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  3. Carly – I stumbled onto your blog from another hearing loss blog and I can totally relate with much of what you wrote. I’m 33 and lost my hearing suddenly in January 2016 due to an autoimmune illness. Never paid much attention to anything to do with hearing before then, but boy did my life change since then. Connecting with others through hearing loss sites and blogs has kept me from feeling like the world left me behind. Anyway, just wanted to say I think your blog is great and wish you the best of luck in conquering all the challenges that we now face!

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    1. Hello Tony. Thank you for reading, and for your lovely comment. It is so nice to hear from someone who must be going through similar things to me. I still have no answer to what caused my sudden hearing loss, but I am seeing more specialists as I would really like to know the cause. I too had never paid much attention to anything regarding hearing until I lost mine – I have never even had an ear infection! Did you lose your hearing in one ear or both? Do you have any type of hearing device/aid that helps you? I have lots of questions! Are you writing a blog about your experiences too? Yes, connecting with others through blogging is helping me a lot. It is good to know that there are other people going through the same things as us, and that we are not the only ones that this has happened to. Take care, and i hope to hear (oh the ironies of that word!) from you soon. Carly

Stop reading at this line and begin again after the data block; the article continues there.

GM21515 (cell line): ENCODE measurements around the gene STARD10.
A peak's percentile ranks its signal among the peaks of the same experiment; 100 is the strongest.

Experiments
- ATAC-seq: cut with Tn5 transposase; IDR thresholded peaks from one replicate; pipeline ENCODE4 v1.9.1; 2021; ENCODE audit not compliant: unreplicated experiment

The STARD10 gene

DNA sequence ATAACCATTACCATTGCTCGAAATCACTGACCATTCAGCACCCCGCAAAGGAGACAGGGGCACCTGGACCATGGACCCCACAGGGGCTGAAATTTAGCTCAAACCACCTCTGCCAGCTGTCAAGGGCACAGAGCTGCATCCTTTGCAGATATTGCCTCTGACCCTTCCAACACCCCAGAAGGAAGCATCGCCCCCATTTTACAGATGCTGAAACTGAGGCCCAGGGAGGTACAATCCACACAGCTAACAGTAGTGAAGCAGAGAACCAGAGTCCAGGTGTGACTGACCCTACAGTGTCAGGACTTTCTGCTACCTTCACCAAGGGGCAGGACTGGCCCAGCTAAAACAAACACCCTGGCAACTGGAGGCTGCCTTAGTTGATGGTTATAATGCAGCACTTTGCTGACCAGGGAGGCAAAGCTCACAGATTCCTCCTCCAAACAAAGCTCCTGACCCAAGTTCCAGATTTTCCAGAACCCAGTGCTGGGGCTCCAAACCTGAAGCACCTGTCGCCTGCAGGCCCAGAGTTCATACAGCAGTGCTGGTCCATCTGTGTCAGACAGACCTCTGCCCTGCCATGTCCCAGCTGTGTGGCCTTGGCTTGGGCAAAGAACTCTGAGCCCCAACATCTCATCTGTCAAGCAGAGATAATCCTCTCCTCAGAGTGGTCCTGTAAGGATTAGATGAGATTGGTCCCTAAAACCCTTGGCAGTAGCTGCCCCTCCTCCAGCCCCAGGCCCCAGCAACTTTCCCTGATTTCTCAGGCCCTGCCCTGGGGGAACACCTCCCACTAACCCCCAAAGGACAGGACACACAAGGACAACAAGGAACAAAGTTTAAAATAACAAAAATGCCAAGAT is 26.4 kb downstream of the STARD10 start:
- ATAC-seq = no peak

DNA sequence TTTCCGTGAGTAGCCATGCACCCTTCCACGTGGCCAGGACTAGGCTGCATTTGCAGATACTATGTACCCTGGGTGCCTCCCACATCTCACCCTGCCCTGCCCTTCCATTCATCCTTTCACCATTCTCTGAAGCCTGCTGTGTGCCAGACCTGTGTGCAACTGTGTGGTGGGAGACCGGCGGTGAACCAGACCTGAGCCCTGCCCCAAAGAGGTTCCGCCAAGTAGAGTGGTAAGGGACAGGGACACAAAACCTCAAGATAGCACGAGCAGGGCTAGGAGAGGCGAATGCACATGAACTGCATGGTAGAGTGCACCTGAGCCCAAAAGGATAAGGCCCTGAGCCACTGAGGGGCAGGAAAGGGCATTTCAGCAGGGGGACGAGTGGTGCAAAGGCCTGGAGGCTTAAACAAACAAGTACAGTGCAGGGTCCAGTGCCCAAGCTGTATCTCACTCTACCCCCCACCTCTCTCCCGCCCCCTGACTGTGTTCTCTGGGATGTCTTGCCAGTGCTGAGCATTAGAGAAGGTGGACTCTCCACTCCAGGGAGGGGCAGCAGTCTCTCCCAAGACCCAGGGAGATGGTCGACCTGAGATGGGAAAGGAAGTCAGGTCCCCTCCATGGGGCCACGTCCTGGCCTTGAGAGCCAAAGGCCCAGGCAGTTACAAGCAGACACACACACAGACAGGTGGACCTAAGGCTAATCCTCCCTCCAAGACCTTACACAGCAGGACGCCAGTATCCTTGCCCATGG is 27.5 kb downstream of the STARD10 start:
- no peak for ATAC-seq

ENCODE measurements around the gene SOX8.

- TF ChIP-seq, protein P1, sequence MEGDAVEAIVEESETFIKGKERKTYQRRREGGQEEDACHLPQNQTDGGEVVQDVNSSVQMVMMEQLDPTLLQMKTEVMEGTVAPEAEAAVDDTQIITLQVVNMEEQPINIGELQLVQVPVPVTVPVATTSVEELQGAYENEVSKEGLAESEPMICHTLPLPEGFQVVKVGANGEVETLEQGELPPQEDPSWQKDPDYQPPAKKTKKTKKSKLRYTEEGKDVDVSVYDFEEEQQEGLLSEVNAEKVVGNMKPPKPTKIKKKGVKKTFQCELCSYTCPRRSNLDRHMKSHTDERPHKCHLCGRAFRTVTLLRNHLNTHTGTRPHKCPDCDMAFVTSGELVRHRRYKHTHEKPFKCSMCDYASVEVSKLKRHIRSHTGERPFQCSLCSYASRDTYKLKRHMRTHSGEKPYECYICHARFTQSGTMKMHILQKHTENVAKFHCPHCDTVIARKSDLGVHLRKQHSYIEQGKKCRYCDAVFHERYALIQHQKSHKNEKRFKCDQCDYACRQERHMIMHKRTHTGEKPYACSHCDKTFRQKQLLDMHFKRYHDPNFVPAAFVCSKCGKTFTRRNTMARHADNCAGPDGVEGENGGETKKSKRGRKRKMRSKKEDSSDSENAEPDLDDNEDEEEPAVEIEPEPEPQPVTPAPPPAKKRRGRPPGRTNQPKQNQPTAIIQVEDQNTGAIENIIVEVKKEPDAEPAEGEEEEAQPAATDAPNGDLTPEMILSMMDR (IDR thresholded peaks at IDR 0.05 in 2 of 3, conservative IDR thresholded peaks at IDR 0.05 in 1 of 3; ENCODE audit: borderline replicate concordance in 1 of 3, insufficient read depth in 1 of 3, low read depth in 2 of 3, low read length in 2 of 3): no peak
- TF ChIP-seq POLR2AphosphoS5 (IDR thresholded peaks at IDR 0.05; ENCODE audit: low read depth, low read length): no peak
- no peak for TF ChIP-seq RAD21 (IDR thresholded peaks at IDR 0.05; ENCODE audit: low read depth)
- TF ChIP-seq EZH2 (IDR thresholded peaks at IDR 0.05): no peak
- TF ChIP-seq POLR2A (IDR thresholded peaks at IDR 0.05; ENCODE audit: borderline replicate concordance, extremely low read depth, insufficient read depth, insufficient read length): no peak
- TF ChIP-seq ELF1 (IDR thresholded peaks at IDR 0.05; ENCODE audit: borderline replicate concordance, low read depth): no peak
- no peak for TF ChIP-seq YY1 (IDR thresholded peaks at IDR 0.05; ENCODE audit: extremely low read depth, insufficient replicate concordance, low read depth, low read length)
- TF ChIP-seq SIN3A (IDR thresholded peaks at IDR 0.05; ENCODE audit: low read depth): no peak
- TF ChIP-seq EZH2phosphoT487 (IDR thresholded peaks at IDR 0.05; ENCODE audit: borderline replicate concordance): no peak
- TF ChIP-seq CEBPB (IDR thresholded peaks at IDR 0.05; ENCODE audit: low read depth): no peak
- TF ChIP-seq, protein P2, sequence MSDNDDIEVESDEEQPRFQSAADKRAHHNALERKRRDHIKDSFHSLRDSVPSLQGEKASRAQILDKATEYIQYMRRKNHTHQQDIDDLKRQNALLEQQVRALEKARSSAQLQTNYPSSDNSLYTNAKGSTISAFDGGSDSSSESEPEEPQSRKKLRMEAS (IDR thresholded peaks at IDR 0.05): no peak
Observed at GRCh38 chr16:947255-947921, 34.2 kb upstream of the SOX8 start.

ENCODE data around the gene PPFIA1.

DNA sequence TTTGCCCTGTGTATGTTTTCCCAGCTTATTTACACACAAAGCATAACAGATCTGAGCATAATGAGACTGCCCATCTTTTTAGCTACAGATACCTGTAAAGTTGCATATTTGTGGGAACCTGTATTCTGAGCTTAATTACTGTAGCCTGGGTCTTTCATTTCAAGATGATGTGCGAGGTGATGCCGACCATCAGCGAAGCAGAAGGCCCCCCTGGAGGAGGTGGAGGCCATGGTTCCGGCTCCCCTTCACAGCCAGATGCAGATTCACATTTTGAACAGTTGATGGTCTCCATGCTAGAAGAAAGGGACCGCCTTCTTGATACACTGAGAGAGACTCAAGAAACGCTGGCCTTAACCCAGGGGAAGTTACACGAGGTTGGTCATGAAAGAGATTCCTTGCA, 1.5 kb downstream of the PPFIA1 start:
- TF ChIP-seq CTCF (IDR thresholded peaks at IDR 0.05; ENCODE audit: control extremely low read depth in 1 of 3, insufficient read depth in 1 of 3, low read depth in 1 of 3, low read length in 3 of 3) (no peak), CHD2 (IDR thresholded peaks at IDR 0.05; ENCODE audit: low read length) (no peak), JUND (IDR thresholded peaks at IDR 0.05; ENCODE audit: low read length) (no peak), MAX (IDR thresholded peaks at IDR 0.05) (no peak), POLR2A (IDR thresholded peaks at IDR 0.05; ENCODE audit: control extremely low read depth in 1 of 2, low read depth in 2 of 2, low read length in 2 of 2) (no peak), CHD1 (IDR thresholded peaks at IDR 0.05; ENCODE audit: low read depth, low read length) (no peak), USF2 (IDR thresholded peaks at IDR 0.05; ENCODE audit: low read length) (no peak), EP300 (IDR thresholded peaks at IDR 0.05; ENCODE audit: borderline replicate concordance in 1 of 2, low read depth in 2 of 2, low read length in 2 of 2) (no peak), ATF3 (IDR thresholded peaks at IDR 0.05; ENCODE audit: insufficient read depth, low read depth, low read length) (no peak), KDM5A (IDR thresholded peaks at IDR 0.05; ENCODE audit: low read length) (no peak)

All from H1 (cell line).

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      1. Hi again Carly. I would love to compare notes. I’m sure we have gone through very similar situations since losing our hearing. While I know what caused my hearing loss, I don’t yet know exactly which part of my auditory system was damaged. I have an appointment next month with a neurotologist to obtain some further testing- hoping to have an ECochG and ABR done. Although I know my hearing is unlikely to ever be restored; for closure it would be nice to know exactly what has been damaged or is malfunctioning with my hearing. And my hearing loss is bilateral. I lost partial hearing in both ears , it’s considered a moderately severe hearing loss in each of my ears in my case.. My left is worse where I cannot understand a phone conversation if I hold up the phone to that ear. I am currently wearing hearing aids – Oticon OPN which do help, but I think because I’m so used to having normal hearing all my life that I end up comparing to how I used to hear which hearing aids simply can’t replicate. I do plan on blogging about my experiences, but haven’t started just yet. Have you tried a CROS hearing aid system?